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Government’s New Exercise Guidelines Realistic?
Are you willing to exercise 60 to 90 minutes a day to lose weight? That’s
what may be required, at least according to the panel of medical and
scientific experts who created the government’s ‘Dietary Guidelines for
Americans 2005,’ published jointly by the U.S. Department of Health & Human
Services and the U.S. Department of Agriculture earlier this year.
Not surprisingly, the general public has been less than enthusiastic:
“It’s completely discouraging,” said Eileen Peterson, a mother of two young
children. “How can I set aside 60 to 90 minutes for exercise? Why even try?”
“There is no way. Work, family, friends, it already adds up to more than 24
hours in a day. The exercise will be the first thing to go,” said Nora Norby,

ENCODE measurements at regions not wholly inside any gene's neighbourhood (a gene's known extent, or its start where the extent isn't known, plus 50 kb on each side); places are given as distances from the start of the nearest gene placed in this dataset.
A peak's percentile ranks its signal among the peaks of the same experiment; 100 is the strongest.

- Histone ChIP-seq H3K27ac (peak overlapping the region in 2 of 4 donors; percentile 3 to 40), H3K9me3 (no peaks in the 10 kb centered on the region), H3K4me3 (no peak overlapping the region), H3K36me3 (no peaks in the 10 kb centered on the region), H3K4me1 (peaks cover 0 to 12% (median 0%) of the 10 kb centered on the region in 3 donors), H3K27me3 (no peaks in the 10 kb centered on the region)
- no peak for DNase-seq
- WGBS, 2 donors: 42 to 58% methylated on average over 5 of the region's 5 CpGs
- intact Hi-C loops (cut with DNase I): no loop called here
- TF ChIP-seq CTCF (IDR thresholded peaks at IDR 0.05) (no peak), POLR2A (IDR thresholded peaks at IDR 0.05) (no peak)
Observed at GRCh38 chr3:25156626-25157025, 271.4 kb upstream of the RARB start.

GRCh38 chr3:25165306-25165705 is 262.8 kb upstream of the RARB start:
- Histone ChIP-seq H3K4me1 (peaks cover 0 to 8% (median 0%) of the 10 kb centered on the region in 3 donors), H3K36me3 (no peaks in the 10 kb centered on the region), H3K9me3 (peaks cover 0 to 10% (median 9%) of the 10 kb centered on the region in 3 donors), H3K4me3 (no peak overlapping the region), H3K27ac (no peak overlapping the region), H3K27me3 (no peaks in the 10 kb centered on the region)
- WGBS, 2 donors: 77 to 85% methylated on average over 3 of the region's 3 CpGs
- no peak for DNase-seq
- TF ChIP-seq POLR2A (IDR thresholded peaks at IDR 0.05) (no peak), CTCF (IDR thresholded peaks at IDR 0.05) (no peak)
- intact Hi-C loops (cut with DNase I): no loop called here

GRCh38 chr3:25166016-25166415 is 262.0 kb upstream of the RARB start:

a small business owner.
Debbie Weinhold, an executive administrator with a husband and teenage
daughter, agrees. “No way. I don’t even really like exercising! I’m willing
to walk at lunch and on weekends, but at the end of the work day, I want to
spend time with my family.”
Exactly What Qualifies as Exercise?
According Sandra Swami, corporate wellness expert for Room & Board and new
member of Melpomene's Board of Directors, most people cite lack of time as
the problem. But she also believes that the definition of ‘exercise’ has
become too narrow and turns people off. “Most people think that ‘exercise’
has to take place in a gym or in team sports -- and it has to feel like
torture,” she said, “This is simply not true.”
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disease. Information and statements made are for educational purposes and are
not intended to replace the advice of your family doctor.